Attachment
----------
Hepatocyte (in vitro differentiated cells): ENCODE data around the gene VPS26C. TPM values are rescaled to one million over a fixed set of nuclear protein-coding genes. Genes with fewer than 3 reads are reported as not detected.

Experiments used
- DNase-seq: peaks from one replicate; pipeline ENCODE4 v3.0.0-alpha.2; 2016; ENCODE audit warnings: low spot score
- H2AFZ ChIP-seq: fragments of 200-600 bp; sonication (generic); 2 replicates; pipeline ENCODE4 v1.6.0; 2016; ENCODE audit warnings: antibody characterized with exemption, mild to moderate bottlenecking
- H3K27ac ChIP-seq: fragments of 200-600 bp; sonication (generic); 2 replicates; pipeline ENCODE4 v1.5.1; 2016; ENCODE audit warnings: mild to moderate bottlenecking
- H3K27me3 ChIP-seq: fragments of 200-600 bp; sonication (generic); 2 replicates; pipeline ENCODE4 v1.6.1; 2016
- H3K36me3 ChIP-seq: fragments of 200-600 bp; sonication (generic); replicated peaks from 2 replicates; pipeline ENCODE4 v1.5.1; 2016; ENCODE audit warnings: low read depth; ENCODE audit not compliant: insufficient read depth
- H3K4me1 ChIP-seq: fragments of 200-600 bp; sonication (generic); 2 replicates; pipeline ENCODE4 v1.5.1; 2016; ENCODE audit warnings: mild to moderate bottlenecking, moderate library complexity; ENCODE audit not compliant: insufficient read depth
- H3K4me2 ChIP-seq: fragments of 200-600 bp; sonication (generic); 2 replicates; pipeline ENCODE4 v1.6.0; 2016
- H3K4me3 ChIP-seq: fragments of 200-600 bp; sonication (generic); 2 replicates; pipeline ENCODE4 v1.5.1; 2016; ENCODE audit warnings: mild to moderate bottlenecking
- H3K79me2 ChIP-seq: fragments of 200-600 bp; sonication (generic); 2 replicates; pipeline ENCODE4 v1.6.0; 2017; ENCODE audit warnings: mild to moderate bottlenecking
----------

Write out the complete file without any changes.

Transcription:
Hepatocyte (in vitro differentiated cells): ENCODE data around the gene VPS26C. TPM values are rescaled to one million over a fixed set of nuclear protein-coding genes. Genes with fewer than 3 reads are reported as not detected.

Experiments used
- DNase-seq: peaks from one replicate; pipeline ENCODE4 v3.0.0-alpha.2; 2016; ENCODE audit warnings: low spot score
- H2AFZ ChIP-seq: fragments of 200-600 bp; sonication (generic); 2 replicates; pipeline ENCODE4 v1.6.0; 2016; ENCODE audit warnings: antibody characterized with exemption, mild to moderate bottlenecking
- H3K27ac ChIP-seq: fragments of 200-600 bp; sonication (generic); 2 replicates; pipeline ENCODE4 v1.5.1; 2016; ENCODE audit warnings: mild to moderate bottlenecking
- H3K27me3 ChIP-seq: fragments of 200-600 bp; sonication (generic); 2 replicates; pipeline ENCODE4 v1.6.1; 2016
- H3K36me3 ChIP-seq: fragments of 200-600 bp; sonication (generic); replicated peaks from 2 replicates; pipeline ENCODE4 v1.5.1; 2016; ENCODE audit warnings: low read depth; ENCODE audit not compliant: insufficient read depth
- H3K4me1 ChIP-seq: fragments of 200-600 bp; sonication (generic); 2 replicates; pipeline ENCODE4 v1.5.1; 2016; ENCODE audit warnings: mild to moderate bottlenecking, moderate library complexity; ENCODE audit not compliant: insufficient read depth
- H3K4me2 ChIP-seq: fragments of 200-600 bp; sonication (generic); 2 replicates; pipeline ENCODE4 v1.6.0; 2016
- H3K4me3 ChIP-seq: fragments of 200-600 bp; sonication (generic); 2 replicates; pipeline ENCODE4 v1.5.1; 2016; ENCODE audit warnings: mild to moderate bottlenecking
- H3K79me2 ChIP-seq: fragments of 200-600 bp; sonication (generic); 2 replicates; pipeline ENCODE4 v1.6.0; 2017; ENCODE audit warnings: mild to moderate bottlenecking